Gabriel > They should realize that the world is not what it seems, that it’s not as complete it seems; their world is not the entire world. They should look outside their windows at the world so that they can see more, and become more. This is important so they don’t become shaped by factory settings, by factory defaults. They should make a leap to live.

Question > What words of advice do you have for people who want to help disadvantaged peoples and communities but don’t know how to start?

Gabriel > It’s very important to make recce trips. Trips that would help you understand the people and situation that you want to improve. Knowing one’s own intentions for doing the work that you want to do is also very crucial. Helping others should not be an escape from the present. Let it be a real path that you want to follow. Not because you’re doing poorly in the old path, but that the old path is going well but not good enough. I can only say that on my own experience.

Question > If readers want make a contribution to the Foundation, how can they do so at this point of time?

Gabriel > Get to know us. Email us at We have two representatives in Singapore, Iris and Karen. Meet us, tell us what they’d like to know and what they can do, and we can take it from there. I don’t think it’s necessary or right to take money for the sake of getting a donation. What I would like is to build partnerships, form connections with people who are walking the same journey. I think that makes sense, and is more honest, more real. If it’s just a matter of raising funds from anonymous faces, I’ve never done it that way.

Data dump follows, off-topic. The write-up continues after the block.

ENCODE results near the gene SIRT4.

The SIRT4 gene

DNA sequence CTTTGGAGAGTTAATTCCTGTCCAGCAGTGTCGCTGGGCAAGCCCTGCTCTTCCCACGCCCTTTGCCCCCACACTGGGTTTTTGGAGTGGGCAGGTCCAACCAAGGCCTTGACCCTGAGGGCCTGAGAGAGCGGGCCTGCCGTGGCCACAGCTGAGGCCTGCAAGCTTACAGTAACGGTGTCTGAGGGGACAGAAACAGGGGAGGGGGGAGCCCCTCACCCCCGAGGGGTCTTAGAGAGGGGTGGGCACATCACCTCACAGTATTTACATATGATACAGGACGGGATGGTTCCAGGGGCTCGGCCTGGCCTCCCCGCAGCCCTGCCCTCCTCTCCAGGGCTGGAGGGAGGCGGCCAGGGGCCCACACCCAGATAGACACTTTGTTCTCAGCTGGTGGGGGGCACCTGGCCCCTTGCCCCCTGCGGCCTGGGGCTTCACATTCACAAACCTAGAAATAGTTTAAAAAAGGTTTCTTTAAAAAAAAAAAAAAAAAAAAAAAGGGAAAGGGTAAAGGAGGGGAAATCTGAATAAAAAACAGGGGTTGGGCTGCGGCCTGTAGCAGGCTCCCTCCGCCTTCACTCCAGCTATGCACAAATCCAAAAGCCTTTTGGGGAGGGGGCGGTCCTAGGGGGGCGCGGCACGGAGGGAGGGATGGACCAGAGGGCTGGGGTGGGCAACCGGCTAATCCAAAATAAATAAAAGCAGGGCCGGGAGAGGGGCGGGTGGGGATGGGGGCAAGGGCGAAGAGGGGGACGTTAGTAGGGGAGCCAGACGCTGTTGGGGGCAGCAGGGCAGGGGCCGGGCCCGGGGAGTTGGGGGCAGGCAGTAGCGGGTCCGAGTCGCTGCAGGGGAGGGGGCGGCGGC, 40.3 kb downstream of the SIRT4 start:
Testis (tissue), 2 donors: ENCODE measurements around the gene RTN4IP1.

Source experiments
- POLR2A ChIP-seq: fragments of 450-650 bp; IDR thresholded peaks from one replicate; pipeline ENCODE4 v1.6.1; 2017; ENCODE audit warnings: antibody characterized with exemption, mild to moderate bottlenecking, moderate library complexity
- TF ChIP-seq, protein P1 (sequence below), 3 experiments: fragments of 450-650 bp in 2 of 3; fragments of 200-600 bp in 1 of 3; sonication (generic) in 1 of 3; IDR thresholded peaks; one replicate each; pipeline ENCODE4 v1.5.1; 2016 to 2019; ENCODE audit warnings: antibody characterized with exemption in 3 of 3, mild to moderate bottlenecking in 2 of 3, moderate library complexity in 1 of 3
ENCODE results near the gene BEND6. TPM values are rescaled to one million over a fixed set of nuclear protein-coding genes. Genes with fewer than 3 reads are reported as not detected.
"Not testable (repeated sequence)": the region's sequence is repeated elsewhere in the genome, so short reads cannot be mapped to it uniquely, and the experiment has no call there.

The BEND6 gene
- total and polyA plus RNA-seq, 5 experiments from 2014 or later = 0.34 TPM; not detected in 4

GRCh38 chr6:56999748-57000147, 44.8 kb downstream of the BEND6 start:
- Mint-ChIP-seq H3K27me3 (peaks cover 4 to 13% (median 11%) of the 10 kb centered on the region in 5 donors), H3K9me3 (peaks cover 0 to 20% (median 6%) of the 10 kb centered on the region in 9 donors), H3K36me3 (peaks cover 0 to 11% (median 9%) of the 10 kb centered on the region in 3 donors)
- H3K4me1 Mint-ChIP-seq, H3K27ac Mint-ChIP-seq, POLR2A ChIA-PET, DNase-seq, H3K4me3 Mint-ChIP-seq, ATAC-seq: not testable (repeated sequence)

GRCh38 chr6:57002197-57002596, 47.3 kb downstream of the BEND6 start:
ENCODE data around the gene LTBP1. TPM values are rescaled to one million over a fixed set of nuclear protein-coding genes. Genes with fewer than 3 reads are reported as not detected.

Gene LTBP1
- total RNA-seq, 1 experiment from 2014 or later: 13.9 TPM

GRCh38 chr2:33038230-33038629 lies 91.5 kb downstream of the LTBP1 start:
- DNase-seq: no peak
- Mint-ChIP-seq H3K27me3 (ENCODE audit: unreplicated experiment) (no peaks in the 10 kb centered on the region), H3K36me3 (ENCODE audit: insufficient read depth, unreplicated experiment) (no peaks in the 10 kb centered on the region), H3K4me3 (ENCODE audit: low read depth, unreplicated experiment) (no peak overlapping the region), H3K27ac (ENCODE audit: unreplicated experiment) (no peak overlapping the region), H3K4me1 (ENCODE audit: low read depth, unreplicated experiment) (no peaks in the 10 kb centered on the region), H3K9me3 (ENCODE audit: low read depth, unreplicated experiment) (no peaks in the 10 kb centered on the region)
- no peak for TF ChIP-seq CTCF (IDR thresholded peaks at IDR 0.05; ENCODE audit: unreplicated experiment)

“Recently released from the army, Rocco spends his time reading, watching plays and volunteering. He also writes fiction, drama and journalism sporadically. He is currently studying the liberal arts at the Yale-NUS College.

He first found out about the Foundation through an information session at his godmother’s place. After listening to Gabriel speak about the organization and its work, and interacting with David and Eddie, two youth volunteers, he decided that he wanted to be part of this wonderful project. This led to him to travel to Kenya between the 1st and 26th of May 2013, where he assisted with installing and implementing library software, and gathered materials for articles to be used in the foundation’s publication material. He hopes to head back to Kenya soon”